Originally intended to be the future of combat aviation, the F-35 Joint Strike Fighter plane was intended to replace the F-16s and F-15s that have been the go-to dogfighters for years. However, a 2015 report showed the F-35 couldn’t keep up, creating concern about the F-35’s future. But the F-35 made a comeback, and its value is now clear.
As reported by Business Insider, the F-35 had lost to F-16s and F-15s during dogfights designed to demonstrate the fighter’s potential, with the 2015 report citing energy management issues as a core problem. The F-35 featured smaller wings and was cited as having an inferior thrust-to-weight ratio in comparison to other fighters being used by the Air Force, Marines, and Navy. This made the F-35 more challenging to maneuver.
However, retired US Marine Corps Major Dan Flatley attributed the below par performance to the newness of the weapons system, still considered to be in the early stages of development during the initial tests, as well as the habits of pilots more familiar with operating F-16s and F-15s.
Flatley participated in the creation of the F-35 training syllabus for dogfights. When discussing the operation of an F-35, he said, “When you first get in the F-35 and try to fight it visually, you immediately go back to everything you knew in your legacy fighter.”
This point is supported in the 2015 report, as the pilot in control of the F-35 had 2,000 hours of flight time in an F-15 Strike Eagle, a fighter featuring a distinctly different design.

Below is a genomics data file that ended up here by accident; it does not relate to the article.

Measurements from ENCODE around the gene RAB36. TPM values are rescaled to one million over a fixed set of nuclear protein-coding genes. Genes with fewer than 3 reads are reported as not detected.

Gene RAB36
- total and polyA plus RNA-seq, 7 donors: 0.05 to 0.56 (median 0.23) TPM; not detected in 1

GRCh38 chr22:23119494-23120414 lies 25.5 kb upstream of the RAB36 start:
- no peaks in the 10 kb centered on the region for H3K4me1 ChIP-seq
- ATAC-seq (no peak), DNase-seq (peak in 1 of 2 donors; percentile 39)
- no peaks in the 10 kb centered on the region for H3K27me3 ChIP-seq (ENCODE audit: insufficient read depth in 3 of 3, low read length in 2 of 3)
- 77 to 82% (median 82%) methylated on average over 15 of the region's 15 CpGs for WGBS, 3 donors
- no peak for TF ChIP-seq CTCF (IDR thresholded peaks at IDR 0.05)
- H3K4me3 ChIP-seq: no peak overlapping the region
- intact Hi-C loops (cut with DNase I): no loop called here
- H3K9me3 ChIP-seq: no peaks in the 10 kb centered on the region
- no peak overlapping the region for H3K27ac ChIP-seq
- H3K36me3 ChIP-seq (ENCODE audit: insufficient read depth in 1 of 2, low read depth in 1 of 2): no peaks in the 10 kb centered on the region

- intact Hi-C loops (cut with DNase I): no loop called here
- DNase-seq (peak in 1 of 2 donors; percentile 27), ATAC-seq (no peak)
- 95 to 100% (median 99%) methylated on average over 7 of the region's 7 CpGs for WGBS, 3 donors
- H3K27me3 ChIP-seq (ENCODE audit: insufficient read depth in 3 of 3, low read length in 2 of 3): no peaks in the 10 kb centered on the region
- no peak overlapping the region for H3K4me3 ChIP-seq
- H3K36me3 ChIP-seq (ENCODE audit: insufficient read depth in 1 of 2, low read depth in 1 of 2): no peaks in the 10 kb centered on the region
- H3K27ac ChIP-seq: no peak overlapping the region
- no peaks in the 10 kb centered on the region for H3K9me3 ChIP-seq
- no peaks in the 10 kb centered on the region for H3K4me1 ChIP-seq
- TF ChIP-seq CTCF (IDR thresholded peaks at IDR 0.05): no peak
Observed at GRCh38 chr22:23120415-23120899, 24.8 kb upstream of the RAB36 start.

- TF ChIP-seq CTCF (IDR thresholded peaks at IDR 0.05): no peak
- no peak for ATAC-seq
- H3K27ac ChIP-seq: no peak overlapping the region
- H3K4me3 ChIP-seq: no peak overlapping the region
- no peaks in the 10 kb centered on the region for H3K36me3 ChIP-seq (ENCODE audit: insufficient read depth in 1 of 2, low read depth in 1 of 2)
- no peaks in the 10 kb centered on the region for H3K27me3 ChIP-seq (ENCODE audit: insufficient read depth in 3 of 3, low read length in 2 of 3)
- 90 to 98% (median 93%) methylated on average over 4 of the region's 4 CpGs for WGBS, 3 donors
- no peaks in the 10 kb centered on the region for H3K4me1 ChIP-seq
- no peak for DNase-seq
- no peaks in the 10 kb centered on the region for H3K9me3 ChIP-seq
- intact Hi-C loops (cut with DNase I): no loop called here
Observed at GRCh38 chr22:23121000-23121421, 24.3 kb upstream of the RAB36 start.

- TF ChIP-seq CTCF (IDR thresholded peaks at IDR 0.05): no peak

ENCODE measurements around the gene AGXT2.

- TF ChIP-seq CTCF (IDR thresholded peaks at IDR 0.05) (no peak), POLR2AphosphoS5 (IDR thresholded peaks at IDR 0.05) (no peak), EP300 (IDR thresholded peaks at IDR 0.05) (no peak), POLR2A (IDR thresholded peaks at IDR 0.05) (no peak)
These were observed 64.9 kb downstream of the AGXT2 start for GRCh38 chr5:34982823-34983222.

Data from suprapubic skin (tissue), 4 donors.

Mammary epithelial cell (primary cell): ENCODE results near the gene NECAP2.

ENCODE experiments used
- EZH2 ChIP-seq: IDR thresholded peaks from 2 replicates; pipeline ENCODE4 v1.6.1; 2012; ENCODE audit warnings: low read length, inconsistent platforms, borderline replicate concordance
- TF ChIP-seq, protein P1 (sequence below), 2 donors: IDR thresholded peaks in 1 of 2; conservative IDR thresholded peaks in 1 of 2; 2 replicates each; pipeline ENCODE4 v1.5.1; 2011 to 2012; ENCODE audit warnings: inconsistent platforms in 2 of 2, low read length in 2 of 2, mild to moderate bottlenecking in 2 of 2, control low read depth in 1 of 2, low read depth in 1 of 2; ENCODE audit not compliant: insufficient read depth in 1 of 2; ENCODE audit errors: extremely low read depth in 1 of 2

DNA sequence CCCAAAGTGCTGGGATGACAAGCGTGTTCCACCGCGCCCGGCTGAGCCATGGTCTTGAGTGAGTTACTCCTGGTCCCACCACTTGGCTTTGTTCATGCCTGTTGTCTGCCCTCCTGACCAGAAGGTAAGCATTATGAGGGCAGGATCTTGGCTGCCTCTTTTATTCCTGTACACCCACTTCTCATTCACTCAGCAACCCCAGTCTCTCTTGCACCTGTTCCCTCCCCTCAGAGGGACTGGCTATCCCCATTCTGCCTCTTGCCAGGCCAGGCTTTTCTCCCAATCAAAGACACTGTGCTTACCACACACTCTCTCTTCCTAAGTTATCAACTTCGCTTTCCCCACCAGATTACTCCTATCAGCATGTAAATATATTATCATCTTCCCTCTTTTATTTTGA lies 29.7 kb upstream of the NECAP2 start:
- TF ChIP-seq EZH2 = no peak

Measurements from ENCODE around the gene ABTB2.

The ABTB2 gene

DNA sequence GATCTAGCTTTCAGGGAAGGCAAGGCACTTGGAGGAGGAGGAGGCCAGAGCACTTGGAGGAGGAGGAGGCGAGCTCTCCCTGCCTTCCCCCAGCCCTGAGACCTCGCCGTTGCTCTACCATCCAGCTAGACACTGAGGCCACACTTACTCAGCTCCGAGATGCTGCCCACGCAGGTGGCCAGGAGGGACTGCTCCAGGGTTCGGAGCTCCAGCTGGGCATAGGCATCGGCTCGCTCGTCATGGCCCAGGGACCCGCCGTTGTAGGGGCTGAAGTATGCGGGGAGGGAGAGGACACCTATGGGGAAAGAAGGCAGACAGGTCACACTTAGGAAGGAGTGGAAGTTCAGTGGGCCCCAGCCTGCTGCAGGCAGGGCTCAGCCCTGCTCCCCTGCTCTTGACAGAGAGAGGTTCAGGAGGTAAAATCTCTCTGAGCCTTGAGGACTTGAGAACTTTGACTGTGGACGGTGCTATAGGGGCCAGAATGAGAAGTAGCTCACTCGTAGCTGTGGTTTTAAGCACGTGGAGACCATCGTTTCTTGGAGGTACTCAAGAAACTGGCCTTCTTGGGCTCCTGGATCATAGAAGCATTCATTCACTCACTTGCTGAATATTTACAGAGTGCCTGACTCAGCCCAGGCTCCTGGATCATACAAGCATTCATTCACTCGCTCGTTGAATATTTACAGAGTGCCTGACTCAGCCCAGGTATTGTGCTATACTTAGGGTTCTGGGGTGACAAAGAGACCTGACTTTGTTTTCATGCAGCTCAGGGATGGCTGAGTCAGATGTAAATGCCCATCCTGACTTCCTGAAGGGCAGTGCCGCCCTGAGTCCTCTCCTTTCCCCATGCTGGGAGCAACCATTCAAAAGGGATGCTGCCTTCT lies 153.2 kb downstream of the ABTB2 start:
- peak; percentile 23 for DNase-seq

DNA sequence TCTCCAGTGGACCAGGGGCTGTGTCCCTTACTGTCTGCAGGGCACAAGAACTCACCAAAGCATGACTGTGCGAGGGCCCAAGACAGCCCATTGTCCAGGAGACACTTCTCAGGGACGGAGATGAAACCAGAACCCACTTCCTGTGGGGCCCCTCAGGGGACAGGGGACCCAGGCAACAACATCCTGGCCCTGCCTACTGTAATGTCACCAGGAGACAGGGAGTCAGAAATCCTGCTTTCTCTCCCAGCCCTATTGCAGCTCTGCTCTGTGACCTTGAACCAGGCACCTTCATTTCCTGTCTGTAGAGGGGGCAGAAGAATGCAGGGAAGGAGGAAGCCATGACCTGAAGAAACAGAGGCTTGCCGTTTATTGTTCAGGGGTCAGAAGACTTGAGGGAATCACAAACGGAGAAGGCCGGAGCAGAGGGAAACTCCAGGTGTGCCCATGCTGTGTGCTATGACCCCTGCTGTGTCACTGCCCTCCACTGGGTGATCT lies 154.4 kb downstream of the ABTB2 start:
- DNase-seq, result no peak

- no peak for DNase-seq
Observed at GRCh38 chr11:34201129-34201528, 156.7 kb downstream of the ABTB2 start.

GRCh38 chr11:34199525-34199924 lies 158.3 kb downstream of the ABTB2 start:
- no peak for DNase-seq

Flatley asserted that learning a new weapons system takes time. “If you try to fight it like a fighter it isn’t, you’re going to have terrible results,” said Flatley while discussing the F-35.
The pilots involved in the tests had been pulled from other fighters and had not had the opportunity to fully adapt to the new fighter paradigm before taking part. Additionally, the F-35 reflects changes in how aerial warfare is done, focusing on remaining undetected while using sensors to identify and engage threats before being spotted. Close range encounters, such as the dog fights cited in the report, negates the F-35’s advantages and doesn’t fully explore its true capabilities based on its intended use.
And, while the concept of dogfighting is well-known, the US hasn’t engaged an enemy in a turning dogfight in decades, making certain capabilities less of a priority in the design of new fighter jets.
The findings in the 2015 report did lead to changes in the F-35’s design, aimed at making the jet more formidable during such encounters. The original flight controls featured a significant amount of automation. Flatley said this made it feel as though the F-35 was “fighting you,” or “like the hand of god was pushing you in certain directions.”
Lockheed Martin worked with pilots to fix issues regarding the control systems, allowing the F-35’s dogfighting performance to improve.
Since the improvements were completed, the F-35 has performed admirably in dogfight tests. During Red Flag, considered the most realistic jet-fighter training event led by the US Air Force, the F-35 achieved a 20-1 kill ratio against the legacy aircraft that had previously bested the new jet.
Flatley also states the next generation of pilots won’t experience the issues other pilots experienced, as they won’t have habits based on legacy fighter jets. Flatley said, “[The next generation of pilots] are going to define what the F-35 is going to do.”